Banh Bot Chien (Vietnamese Fried Flour Cake) 11

Who else made banh bot chien?
Houston Wok serves his omelet-style.

I'm submitting this recipe to Weekend Wokking, a world-wide food blogging event created by Wandering Chopsticks to celebrate the multiple ways we can cook one ingredient.

This month's secret ingredient is the ONION. The host is Christine of Kits Chow. Please check her blog for 8 onion recipes. If you've got an onion recipe you'd like to submit, please send entries by 11:59 p.m., Sunday, February 28 to kitschow (at) gmail (dot) com .

1 year ago today, Roasted Cauliflower with Bacon and Balsamic Vinegar.
2 years ago today, Tuong Ot Xa (Vietnamese Lemongrass Chile Sauce).


  1. This is very exciting. It looks like a dish we used to eat at home called poon fun. It is like a savoury jello. It must have been made with rice flour and water. It was set and cut into cubes. Served in chicken soup with a bit of fried ground meat topping and cilantro.

    I'm going to try your recipe, minus the onions to see if I can replicate that old favourite.

  2. Omg I can't believe you didn't have this dish til later life. We love this dish,its absolutely fun to make,fun to eat. Thank you so much for the link take care Chi =)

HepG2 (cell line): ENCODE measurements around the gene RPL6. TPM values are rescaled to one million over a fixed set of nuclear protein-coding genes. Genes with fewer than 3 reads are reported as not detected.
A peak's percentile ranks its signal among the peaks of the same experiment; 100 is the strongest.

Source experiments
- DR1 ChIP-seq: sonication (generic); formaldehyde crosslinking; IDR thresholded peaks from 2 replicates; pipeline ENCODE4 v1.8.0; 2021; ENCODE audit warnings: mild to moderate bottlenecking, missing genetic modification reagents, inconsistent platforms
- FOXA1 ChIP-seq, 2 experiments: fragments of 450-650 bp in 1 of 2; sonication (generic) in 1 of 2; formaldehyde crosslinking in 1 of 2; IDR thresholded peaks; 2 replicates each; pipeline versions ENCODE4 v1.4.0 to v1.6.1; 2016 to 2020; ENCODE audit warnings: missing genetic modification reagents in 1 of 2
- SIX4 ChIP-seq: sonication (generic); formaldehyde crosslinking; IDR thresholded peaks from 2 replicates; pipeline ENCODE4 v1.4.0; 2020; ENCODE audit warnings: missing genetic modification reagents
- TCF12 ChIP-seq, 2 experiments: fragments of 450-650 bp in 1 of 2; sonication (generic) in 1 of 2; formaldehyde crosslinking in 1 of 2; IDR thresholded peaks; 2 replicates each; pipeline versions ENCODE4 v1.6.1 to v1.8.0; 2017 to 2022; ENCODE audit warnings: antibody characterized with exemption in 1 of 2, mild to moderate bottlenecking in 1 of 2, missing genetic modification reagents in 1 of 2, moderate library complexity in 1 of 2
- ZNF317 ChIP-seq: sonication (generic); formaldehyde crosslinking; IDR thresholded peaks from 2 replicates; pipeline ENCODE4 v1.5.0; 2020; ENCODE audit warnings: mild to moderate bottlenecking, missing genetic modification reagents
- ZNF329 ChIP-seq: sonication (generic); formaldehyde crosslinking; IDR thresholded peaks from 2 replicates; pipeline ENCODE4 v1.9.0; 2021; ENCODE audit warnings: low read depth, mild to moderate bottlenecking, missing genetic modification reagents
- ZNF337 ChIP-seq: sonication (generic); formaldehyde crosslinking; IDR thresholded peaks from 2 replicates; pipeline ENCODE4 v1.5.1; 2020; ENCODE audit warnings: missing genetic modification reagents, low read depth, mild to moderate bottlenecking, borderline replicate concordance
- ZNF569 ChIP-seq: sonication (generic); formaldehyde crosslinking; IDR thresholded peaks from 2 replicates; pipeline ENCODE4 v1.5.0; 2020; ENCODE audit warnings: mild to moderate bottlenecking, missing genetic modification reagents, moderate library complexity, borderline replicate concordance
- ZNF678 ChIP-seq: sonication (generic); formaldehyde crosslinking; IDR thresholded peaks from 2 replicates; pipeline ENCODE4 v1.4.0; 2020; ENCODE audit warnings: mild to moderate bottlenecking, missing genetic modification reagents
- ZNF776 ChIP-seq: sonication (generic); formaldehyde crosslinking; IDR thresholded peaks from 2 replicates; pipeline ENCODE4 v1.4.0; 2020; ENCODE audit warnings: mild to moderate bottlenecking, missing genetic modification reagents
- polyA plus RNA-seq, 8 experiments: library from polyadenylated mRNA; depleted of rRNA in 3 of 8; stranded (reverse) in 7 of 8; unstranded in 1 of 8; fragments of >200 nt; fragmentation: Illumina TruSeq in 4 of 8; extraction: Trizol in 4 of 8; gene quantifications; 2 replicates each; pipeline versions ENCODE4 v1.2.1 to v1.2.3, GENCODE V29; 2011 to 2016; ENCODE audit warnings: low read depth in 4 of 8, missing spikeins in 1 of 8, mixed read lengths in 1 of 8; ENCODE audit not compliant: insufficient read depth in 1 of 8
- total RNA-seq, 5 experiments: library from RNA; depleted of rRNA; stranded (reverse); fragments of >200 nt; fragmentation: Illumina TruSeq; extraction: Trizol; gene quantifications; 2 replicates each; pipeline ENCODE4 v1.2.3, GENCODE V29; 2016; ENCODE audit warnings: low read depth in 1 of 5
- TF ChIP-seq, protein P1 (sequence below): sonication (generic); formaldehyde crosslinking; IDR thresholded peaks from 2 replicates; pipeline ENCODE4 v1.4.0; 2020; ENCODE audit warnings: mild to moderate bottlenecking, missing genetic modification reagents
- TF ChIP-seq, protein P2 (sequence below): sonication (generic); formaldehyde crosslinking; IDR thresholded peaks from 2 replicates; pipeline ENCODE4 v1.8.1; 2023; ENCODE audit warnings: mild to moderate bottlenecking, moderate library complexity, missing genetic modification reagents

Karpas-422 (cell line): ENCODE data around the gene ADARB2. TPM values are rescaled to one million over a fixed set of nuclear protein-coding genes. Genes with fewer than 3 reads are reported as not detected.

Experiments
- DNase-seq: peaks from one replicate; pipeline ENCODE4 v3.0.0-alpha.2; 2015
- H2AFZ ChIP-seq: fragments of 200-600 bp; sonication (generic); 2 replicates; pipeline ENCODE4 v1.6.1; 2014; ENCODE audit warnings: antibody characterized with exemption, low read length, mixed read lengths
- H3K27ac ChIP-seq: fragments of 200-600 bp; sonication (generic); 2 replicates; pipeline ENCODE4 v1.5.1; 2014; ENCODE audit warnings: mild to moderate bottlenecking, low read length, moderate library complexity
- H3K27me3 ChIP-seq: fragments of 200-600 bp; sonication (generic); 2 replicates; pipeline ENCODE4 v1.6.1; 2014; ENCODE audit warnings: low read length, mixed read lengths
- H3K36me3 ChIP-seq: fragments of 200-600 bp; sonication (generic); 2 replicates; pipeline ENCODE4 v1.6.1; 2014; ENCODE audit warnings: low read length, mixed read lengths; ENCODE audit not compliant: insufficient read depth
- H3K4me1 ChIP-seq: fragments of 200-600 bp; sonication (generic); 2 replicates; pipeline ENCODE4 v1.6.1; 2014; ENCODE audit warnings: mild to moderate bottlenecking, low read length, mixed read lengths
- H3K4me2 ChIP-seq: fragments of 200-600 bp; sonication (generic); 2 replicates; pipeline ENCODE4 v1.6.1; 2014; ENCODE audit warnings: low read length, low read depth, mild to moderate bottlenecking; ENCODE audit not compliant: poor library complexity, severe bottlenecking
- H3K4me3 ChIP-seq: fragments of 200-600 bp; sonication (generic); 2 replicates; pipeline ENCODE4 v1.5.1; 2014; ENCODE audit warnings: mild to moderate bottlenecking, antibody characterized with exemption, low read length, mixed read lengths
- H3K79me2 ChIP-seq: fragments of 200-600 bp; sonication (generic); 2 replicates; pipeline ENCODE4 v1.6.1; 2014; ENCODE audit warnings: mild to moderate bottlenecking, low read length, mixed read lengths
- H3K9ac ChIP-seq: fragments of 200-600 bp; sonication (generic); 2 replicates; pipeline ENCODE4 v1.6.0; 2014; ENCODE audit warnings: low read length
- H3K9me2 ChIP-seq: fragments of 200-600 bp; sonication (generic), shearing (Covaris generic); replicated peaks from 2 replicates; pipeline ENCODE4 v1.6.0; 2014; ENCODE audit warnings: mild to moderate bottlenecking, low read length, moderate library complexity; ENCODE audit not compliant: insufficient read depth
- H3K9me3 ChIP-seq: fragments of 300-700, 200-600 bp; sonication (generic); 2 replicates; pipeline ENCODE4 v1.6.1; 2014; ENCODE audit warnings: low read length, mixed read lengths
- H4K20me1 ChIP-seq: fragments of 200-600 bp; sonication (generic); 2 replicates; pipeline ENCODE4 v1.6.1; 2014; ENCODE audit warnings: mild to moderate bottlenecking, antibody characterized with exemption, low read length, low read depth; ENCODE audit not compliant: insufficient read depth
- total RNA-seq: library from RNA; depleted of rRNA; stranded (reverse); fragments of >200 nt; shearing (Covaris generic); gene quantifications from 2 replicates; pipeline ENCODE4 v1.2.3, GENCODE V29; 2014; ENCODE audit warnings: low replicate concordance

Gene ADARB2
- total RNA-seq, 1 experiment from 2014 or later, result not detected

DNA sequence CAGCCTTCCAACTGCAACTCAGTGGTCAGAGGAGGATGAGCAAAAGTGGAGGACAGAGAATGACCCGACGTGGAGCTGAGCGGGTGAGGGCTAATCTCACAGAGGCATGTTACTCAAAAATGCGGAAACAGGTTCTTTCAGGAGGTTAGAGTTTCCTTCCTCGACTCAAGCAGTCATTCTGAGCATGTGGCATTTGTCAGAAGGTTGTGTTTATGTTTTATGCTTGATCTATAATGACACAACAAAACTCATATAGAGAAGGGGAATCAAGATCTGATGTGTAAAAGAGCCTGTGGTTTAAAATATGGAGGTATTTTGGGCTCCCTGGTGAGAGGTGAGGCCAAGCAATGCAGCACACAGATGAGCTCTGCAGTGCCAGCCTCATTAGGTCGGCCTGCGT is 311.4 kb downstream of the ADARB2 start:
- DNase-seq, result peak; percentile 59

3. Whats the ultimate stir-fry sauce?

  4. Christine,
    Hmm. That does sound interesting. I want to see what you come up with.

    I only heard about it last year! It's so great with daikon cake instead of plain steamed rice cake.

    Just posted it!

  5. This is my favorite dish. I always this dish wheneve I went to the noodle restaurant that's closed to our home. Love this, I prefer to eat it at the restaurant than making it myself.

  6. LOL didnt see the ultimate stir-fry sauce earlier. Just went to my city's only asian supermarket, and they did not have hoisin sauce or kecap manis. I looked around and they didn't even have rice flour cake/turnip cake :( guess i'll have to wait to go home to cook this (i live in a college town)

  7. FC88,
    It's so easy to make. I much prefer doing it myself. :)

    No hoisin sauce? Really? But that's so basic. For kecap manis, you can substitute with dark soy sauce with a bit of sugar. I'm gonna try making the turnip cake again. Bought the daikon and it's sitting in the fridge. I've just been too lazy to cook it yet.

  8. Thanks for this! I had this recently in a restaurant and it was so simple and good, I want to make it at home. Not sure where to find the rice flour cake or turnip cake, but sure I can track it down.

  9. Ms Baklover,
    The rice flour cakes or turnip cakes are found at most Asian supermarkets. I'm going to experiment with some recipes soon so if you can't find them, you can make them!